One part of Peace Corps service that is not frequently addressed is the readjustment period upon returning to the United States. This is understandable because it happens at the very end and has no bearing on your service in country – it comes after everything else is all done. Readjustment is no small task, though. The PCV must re-enter life in the States after two years abroad, but that gap encompasses not only two years of life lived, but also two years of life missed. I’m not really sure where or how I’m supposed to re-enter my life in the States, so I’m just kinda going with whatever happens. So far, I seem to be doing fine, although it could be a while yet before I’m fully readjusted. I’ve dropped most of my Samoan language habits, but I still have plenty of awkward pauses, statements, and personal space issues. Just ask anyone who has interacted with me in the past three weeks.
I miss Samoa, absolutely. I miss my kids, my families, how everything in my village worked – or didn’t. I had to leave behind everything that has been my life for two years, and I know I’ll never return to it in the same way. Really, though, you can never go back to how things were; everything is constantly changing. But for everything I love about Samoa, there was also something to love in the States. I loved that I never ha d to wear anything warmer than a t-shirt in Samoa, but what I missed most about the States was the change of seasons. Arriving on the plane, I kept thinking to myself “I’m so lucky to be coming back to Colorado because it is so beautiful here!” and even in the middle of winter, with the trees bare and the landscape gray and brown, it is still absolutely gorgeous. I loved that life in Samoa never felt quite so rushed and urgent as it feels in the States, but I am unspeakably happy to have reliable, high-speed wi-fi.
The States has a lot of other conveniences that I’ve thoroughly enjoyed in my few weeks back. I did about 8 loads of laundry in my first day home. I’m fascinated by the Keurig (sp?), which lets me brew a single cup of tea in something ridiculous like 60 seconds. And I’m completely baffled that a tiny GPS in a car can recalculate a 1,500 mile road trip in 10 seconds. Don’t even get me started on the quality of the toilet paper here (which is probably not a conversation you really want to have). In general, I’m finding life in the States to be bigger, easier, and more convenient. I’m amazed at the horizon. Looking out over the ocean, the horizon is literally endless because you can see until you can’t see anymore. An infinite horizon is self-limiting, though – without any borders, it doesn’t give a sense of distance. Looking at the mountains in the distance makes the world seem so much bigger and farther away. I know the mountains, however far away they seem, are still closer than the “edge” of the ocean, but it gives me something to measure by, and jeeze is it a lot farther away than the edge of the ocean!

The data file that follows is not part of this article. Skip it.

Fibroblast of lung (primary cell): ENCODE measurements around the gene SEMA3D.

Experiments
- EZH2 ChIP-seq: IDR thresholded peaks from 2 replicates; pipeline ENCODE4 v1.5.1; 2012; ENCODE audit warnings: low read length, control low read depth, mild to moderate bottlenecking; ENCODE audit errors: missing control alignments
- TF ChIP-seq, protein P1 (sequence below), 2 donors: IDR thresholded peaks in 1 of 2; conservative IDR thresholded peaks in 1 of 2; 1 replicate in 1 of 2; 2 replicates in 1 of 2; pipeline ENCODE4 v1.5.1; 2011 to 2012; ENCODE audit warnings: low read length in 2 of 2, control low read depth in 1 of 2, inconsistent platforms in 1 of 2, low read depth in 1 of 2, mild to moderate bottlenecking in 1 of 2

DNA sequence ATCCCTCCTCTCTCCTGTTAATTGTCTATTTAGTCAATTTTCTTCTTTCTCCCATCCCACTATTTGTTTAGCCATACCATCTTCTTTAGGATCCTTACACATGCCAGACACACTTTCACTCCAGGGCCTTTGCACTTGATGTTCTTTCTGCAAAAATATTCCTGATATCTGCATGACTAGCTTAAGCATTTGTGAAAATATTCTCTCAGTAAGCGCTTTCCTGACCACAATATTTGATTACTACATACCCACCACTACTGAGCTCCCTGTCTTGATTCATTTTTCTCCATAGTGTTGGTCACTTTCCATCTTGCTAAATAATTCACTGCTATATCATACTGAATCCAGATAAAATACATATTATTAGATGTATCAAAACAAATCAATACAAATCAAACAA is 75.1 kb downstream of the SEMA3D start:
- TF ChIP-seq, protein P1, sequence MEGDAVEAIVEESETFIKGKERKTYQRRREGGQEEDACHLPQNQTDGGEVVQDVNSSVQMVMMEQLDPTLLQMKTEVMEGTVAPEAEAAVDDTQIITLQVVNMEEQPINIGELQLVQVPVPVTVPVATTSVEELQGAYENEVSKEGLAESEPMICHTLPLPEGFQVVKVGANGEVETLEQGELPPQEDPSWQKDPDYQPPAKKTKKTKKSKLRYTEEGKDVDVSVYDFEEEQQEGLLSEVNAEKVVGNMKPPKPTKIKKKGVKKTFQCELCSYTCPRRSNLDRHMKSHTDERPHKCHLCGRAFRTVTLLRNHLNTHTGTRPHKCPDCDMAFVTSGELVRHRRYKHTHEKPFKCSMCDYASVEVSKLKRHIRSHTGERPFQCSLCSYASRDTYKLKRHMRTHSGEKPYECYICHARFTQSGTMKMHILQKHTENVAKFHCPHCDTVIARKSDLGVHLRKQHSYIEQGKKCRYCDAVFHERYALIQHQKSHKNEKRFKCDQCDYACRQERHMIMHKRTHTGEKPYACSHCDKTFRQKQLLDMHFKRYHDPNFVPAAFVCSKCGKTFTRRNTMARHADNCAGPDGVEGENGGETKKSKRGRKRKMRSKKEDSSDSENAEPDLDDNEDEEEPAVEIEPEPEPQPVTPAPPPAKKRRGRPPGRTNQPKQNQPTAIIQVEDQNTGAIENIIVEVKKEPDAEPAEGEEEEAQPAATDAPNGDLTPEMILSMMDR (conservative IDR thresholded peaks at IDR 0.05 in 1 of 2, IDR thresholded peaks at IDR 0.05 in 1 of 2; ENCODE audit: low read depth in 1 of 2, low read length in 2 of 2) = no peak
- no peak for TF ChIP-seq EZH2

One thing that really bothered me in Samoa was all the comments I received about my life in the States. “Oh, there’s so much stuff in America. Everyone has everything they want.” I never really knew how to respond to these statements, which came at least 2 or 3 times a week. I could never quite figure out what judgment was being passed on me, because I knew judgment was being passed, but was I supposed to apologize? Promise I could make it happen in Samoa? I could never quite tell what desire was at the root of those statements. I’ve been incredibly lucky in life – all my basic needs have always been met, and I’ve always had some leftover for all the extras. I have a lot of privilege. The biggest challenge I find myself facing in the States is how to live a life of privilege that doesn’t ignore the rest of the world. But privilege also comes with a lot of resources, and a little resourcefulness goes a long way to addressing the problems that don’t constantly stare us in the face – the inequality that consumes every part of the world, regardless of your country, in various forms and incarnations. This is the life I have now, and I have to figure out how to live it so that I am happy with it. That’s exactly what I had to figure out in Samoa, but my circumstances have just changed a little bit.
Please forgive me, I don’t mean this as a judgment on every person within the borders of the US. This is just what it means for me to return to the States. I also apologize for the heavy tone this post has taken on, so to lighten it up a bit, here are some of the things I don’t miss about Samoa
Waking up to cockroaches crawling all over my room
Finding dead lizards in my bed
Sweating to death while sitting still
Taro (but I do miss breadfruit!)
Getting unexpected visitors at inconvenient times (like when I am in the shower)
Lavaspot (the wireless provider in Samoa)
Digicel (my cell provider in Samoa)
Lap-sitting on the bus (sitting on other people)
Getting caught in a downpour without an umbrella
Running errands in Apia and lugging around shopping bags
Inconvenient flight times
Testing season at school
When the power went out and my milk would spoil in about 20 minutes
OK, this list is getting really hard to keep up now because every time I think of something that was occasionally annoying, I then thing of at least twice as many occasions on which I loved it. So we’ll have to leave it at that. More luck – nostalgia that lets me look back and remember all the good things.